Peppa Pig began as an animation series. By now, it has become very popular among young children. Merchandising can generate lots of money and that always attracts people who are looking for free profits. Opposition can be filed to a newly submitted European mark if the holder of the older mark believes that there is likelihood of confusion. Therefore, there must be evidence of identical or corresponding marks and identical or similar goods. Even after a European mark is registered, one can still act by filing an application for nullity based on the ‘likelihood of confusion’.
In 2016, the holders of the well-known logo PEPPA PIG filed an application for nullity against a European trademark registration for the TOBBIA logo. You can see the marks in question below.
Because both marks were filed for the same goods, namely clothing, the issue of likelihood of confusion had to be directed to the logos.
In 2016, the application for nullity was rejected, but an appeal was granted in 2017. The Board of Appeal of the European Trademarks Office acknowledged that there was a likelihood of confusion and therefore the European registration of the TOBBIA logo must be cancelled. Decisions of the European Trademarks Office can be appealed at The General Court. The holders of the TOBBIA logo filed an appeal with the General Court and recently the General Court made a decision in this case.
The General Court examined the visual, phonetic and conceptual similarity. The holders of the TOBBIA mark claimed that wrongly the Board of Appeal had not examined the marks as a whole, but looked only at the graphic illustrations. In this respect, the General Court argued that a global assessment of the likelihood of confusion must be based on the general impression of the marks. In this global assessment, the perception of the marks by the average consumer plays a decisive role. A consumer observes a mark as a whole without taking details into account.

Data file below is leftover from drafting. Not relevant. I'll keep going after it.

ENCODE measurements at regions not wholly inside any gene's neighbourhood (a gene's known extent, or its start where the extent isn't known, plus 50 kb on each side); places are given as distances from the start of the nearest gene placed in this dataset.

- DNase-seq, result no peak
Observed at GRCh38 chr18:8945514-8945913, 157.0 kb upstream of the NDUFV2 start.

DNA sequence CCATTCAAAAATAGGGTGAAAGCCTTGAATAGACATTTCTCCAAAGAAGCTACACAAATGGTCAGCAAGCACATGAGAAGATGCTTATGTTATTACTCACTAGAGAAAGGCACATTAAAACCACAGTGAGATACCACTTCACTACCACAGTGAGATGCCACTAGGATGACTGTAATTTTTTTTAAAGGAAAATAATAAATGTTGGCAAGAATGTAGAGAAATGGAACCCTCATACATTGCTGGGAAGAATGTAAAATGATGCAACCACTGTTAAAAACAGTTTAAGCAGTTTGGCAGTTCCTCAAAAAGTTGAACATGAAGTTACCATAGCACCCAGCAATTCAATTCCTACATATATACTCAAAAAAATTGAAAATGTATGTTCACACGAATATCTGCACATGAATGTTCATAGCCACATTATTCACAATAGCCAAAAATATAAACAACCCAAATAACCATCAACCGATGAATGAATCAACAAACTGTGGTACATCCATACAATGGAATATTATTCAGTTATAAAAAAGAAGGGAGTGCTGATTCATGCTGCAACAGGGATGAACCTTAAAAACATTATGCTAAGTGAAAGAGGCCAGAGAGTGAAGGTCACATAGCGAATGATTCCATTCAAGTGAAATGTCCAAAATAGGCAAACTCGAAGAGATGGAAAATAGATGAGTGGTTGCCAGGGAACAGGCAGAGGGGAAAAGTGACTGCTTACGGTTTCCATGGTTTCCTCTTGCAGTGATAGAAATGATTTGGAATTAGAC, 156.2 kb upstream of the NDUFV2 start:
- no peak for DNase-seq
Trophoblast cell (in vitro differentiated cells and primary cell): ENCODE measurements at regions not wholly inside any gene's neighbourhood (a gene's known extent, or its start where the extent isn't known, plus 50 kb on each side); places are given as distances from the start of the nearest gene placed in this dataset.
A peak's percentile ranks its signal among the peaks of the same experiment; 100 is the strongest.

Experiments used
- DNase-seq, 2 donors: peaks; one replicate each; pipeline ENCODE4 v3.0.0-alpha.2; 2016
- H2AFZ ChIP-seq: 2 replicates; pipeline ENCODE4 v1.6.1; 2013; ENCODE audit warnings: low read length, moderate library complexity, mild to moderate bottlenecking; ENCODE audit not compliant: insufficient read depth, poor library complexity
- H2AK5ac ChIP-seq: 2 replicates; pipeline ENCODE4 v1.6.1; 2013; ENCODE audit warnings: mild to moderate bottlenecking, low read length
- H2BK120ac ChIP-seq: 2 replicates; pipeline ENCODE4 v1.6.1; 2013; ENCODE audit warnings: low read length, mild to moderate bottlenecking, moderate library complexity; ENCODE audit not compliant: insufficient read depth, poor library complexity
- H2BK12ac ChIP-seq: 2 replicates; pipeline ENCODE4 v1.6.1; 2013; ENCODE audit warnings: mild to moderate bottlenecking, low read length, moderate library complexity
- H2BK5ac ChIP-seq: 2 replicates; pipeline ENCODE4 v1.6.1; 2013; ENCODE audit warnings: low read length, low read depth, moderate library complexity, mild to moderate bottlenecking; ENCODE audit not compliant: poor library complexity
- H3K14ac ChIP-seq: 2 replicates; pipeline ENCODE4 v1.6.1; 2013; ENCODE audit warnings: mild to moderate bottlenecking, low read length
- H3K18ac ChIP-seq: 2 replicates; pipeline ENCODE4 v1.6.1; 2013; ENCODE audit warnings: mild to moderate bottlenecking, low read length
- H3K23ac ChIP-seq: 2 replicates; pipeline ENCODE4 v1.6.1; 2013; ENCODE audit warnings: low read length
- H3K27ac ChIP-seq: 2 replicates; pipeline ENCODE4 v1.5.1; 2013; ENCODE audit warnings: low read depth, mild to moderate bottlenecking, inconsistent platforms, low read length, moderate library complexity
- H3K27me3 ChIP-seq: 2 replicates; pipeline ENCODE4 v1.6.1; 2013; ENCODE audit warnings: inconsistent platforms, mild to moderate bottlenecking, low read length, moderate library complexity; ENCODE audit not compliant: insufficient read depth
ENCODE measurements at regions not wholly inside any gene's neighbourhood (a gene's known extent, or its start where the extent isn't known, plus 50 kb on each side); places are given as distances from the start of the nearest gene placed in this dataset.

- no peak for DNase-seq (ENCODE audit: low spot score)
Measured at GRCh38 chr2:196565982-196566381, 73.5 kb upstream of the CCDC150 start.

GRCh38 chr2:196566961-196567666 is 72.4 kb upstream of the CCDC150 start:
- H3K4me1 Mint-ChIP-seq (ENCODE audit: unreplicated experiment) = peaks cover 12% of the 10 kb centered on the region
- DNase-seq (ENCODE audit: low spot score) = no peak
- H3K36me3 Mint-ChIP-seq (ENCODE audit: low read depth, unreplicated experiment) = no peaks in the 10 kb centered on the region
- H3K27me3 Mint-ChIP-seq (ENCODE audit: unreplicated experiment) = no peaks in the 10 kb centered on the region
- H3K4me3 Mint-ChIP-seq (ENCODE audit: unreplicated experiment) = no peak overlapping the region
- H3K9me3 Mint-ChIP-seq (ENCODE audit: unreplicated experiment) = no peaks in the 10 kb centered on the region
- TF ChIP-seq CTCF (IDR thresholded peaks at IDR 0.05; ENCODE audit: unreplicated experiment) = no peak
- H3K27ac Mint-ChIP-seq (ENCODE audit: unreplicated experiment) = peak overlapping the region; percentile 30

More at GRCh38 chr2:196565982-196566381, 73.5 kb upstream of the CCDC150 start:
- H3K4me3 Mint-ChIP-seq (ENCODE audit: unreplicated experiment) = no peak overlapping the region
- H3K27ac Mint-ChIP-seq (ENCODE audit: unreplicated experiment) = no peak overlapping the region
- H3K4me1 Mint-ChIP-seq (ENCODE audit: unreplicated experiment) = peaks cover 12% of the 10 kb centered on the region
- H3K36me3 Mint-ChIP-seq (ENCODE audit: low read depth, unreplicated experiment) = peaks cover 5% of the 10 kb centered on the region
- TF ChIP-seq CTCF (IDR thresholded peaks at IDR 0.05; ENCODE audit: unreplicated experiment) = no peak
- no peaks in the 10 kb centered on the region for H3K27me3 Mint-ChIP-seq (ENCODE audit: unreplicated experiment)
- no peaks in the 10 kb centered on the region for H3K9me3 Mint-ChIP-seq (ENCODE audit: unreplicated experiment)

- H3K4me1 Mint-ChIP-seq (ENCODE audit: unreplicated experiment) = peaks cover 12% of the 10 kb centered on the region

Subsequently, the General Court states that the visual similarity is based on an anthropomorphic animal with a round head and a cylindrical nose. In both cases the shape of the head and the nose are nearly identical. That also applies to the ears, cheeks, eyes, and mouth. There are also differences, including in the clothing, the colours, and the word elements. The General Court concluded that there is similarity because the average consumer normally observes a mark as a whole.
The argument that – contrary to PEPPA PIG – the animal in the TOBBIA brand is not a pig but a tapir was disregarded. Even if the public would actually believe that this concerns a tapir (or in both cases a tapir), there is still a corresponding image.
A certain amount of similarity was also accepted with regard to the phonetic aspect. Both in PEPPA and in TOBBIA there is evidence of the repetition of a strong consonant, namely PP and BB. Obviously, there are also very clear differences. Nevertheless, the fact that a certain correlation exists between the element ‘PEPPA’ and ‘TOBBIA’ was sufficient to accept similarity.
Finally, the conceptual correspondence was also examined. That was quite clear: in both cases it concerned an illustration of a pig. The General Court was not prepared to accept that the purchasing public would see the illustration of the TOBBIA mark as a tapir.
Based on the above, it was established that the Board of Appeal rightfully had decided that the characters are similar. With this, the General Court confirmed the verdict of the Board of Appeal and the TOBBIA logo will not be registered. Although the argument in the phonetic area might be perceived as somewhat contrived, the decision is actually completely understandable. After all, it is obvious that the holders of the TOBBIA brand simply wanted to benefit from the extremely well-known PEPPA PIG mark.